If you squint, you could probably picture the subject matter of The Cleaners setting the scene for a ‘60s Western. Within the first five minutes the big players are introduced: The government (Google) rules the planes, led by a few leading lawmakers (Executives). The common people (Users) are occasionally terrorised by evil outlaws (Who look just like us…), only to be saved by a group of heroes or vigilantes (The Cleaners). These heroes only have one purpose – to protect the innocent and serve justice to the perpetrators.
The problem is, the moderators in The Cleaners aren’t the same clear-cut band of vigilantes that you might see in, say, The Magnificent Seven. Given a strict set of guidelines and little to no context per case, the decisions made by these ‘internet police’ could be construed as unjust, censorship or promoting of hate speech and violence. The Cleaners sets out to explore this while also discussing the potentially devastating mental effects that such a job can have on its workers. ‘It’s slowly penetrating my brain…’ one says. ‘I need to stop. There’s something wrong happening.’
The Cleaners explores the darkest corners of the web while juggling the ethical implications of censorship on art, culture and politics. With so much content to discuss, the documentary does a commendable job at covering all bases. The Cleaners also does well to establish the dramatic contrast between how social media is presented by corporate execs and what actually goes on behind the scenes, occasionally cutting back to court cases which represent the legal side to internet exploitation. In the process however, the human side to The Cleaners is occasionally lost. Much like the cleaners themselves, the real emotion behind the documentary seems to be hidden somewhere behind its neutral facade. This is not aided by the fact that much of the content that distresses the moderators is not shown on camera.
The Cleaners is well produced, and the graphics littered throughout add to the overall aesthetic of the film. It comprehensively tackles controversial topics and provides food for thought, especially regarding the sacrifice made by so many moderators to keep the internet a safer place. It is an eye-opening experience, but one that could have perhaps been handled with a little more humanity.
Ghosthunter is a film about hunting ghosts, but not in the sense that Ghostbusters is a film about hunting ghosts. While ‘real’ ghost hunting does occasionally occur, the film’s title alludes to a far deeper meaning. Our protagonist, Jason, spends much of the film searching for the ghosts of his past; people and places long forgotten by him but vital to the sort of person he has become.
While Ghosthunter moves at an engaging pace, to the audience the real development is within Jason himself. Within the first few shots of the documentary he is presented as an intimidating figure: a scar running down the side of his face and tattoos up his arms. As the plot progresses, so does Jason, and by the end of the movie we are presented with a completely different person. A victim of abusive parents, Jason’s agitation is apparent – has he become his father or is he his own person? If it were not a documentary, Jason’s development could easily be the centre of a biopic. It’s undeniably heartbreaking but intriguing nonetheless.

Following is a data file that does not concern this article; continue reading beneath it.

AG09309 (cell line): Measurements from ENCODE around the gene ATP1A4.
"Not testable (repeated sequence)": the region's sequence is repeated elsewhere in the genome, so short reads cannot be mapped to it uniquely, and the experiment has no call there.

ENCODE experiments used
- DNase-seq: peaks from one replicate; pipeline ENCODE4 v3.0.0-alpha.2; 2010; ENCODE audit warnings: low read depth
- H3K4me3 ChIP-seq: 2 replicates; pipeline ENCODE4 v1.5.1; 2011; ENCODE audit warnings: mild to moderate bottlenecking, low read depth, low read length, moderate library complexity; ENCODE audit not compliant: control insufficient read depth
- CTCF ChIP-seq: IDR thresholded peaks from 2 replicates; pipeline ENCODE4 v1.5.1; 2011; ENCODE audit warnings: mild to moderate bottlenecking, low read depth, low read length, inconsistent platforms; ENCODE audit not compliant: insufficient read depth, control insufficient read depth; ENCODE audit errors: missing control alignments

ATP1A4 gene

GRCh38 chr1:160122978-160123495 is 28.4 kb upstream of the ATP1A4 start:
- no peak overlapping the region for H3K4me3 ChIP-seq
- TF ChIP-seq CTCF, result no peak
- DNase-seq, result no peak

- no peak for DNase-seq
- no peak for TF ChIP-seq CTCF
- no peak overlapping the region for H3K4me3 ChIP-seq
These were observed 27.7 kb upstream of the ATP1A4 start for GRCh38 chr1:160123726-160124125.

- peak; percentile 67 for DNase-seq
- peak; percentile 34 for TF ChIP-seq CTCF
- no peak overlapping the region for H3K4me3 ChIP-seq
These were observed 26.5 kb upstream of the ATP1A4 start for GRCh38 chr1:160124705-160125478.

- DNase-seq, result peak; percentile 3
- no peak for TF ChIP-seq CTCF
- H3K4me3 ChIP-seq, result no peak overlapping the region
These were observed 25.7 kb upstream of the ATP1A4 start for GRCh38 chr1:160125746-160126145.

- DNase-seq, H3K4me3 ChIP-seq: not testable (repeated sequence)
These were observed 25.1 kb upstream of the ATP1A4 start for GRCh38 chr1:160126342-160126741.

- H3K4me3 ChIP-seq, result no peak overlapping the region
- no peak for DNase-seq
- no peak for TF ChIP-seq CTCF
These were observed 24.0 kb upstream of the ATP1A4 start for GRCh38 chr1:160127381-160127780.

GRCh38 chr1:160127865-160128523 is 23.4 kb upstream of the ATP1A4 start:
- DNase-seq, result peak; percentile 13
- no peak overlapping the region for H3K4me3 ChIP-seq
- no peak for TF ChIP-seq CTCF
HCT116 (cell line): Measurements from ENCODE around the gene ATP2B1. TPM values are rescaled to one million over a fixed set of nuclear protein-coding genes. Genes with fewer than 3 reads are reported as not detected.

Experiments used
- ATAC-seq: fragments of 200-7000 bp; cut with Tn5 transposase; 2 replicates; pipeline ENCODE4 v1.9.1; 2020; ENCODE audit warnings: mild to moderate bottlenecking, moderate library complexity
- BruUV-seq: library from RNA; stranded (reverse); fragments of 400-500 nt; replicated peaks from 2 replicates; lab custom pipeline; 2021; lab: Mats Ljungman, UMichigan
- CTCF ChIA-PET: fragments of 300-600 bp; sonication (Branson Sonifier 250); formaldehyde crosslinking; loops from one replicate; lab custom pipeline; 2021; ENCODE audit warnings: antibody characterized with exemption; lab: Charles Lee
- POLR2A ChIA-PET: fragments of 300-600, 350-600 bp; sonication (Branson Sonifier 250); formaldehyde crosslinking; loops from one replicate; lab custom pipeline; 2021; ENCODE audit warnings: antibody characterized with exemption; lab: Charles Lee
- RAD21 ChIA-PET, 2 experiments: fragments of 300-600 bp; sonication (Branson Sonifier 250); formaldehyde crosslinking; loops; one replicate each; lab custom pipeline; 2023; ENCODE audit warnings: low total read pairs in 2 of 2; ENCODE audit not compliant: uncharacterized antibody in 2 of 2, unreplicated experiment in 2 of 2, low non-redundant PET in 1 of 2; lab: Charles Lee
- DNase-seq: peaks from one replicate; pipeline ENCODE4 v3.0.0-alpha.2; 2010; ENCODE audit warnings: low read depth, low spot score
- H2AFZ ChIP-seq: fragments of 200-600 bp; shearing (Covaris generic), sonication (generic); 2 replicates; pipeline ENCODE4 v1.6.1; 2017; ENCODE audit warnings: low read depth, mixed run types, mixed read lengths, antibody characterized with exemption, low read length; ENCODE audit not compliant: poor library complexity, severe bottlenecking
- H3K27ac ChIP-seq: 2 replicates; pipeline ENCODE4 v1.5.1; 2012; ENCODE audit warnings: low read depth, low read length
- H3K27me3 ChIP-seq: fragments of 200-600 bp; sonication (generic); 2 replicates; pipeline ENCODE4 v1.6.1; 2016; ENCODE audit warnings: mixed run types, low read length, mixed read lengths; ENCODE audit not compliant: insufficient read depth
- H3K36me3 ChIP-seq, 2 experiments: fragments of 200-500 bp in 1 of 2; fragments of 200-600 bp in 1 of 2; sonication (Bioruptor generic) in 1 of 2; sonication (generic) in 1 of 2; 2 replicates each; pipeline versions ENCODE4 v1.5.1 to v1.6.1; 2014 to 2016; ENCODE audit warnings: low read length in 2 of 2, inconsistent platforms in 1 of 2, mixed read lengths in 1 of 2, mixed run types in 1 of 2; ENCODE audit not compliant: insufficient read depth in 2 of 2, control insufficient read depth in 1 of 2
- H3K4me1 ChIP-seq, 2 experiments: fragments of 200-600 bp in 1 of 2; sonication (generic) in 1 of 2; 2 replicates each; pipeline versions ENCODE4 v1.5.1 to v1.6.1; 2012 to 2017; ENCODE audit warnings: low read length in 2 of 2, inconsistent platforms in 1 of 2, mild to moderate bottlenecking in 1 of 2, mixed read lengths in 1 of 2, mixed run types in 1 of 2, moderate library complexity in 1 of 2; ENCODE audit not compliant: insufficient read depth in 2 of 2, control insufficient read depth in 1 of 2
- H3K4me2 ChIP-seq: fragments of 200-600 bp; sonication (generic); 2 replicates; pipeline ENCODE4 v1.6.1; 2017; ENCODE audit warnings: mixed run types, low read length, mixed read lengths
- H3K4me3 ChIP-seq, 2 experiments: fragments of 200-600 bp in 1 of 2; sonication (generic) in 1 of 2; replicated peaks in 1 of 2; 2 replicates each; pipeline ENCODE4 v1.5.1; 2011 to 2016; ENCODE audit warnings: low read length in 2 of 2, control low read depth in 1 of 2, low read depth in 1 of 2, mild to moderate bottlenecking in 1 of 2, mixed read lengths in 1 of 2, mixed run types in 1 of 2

Ghosthunter follows in the footsteps of many of its American contemporaries (Making a Murderer, among others) by pairing its gripping plot with stylishly heightened filmmaking. Hospital records and photos are enhanced, text messages are superimposed and key events are recreated with effective results. Telephone conversations are played back over shots of Jason at work – an idea that sounds mundane but has spectacularly eerie results. One particularly atmospheric scene, set in a security control room, feels like it could be straight out of Nicolas Winding Refn’s Drive or the Safdie brothers’ Good Time. Although thematic transitions to and from these recreations feel clunky at times, they do stand as a testament to the skill of director Ben Lawrence (who, like his father Ray ‘Lantana, Bliss‘ Lawrence has mostly worked in the TVC space).
As it was filmed over a 6-year period, there are understandably a few instances where Ghosthunter loses its footing, particularly in the second half. The complications of the plot wrap themselves up within the first hour, and the final third of the movie shifts the focus back to Jason as he attempts to fix his forever-changed life. It is when the camera is on Jason, however, that Ghosthunter manages to spread its wings. Because of this, Ghosthunter works best as a character study – whether that study is Jason or his many friends and workmates, everyone seems to be hunting their own ghosts.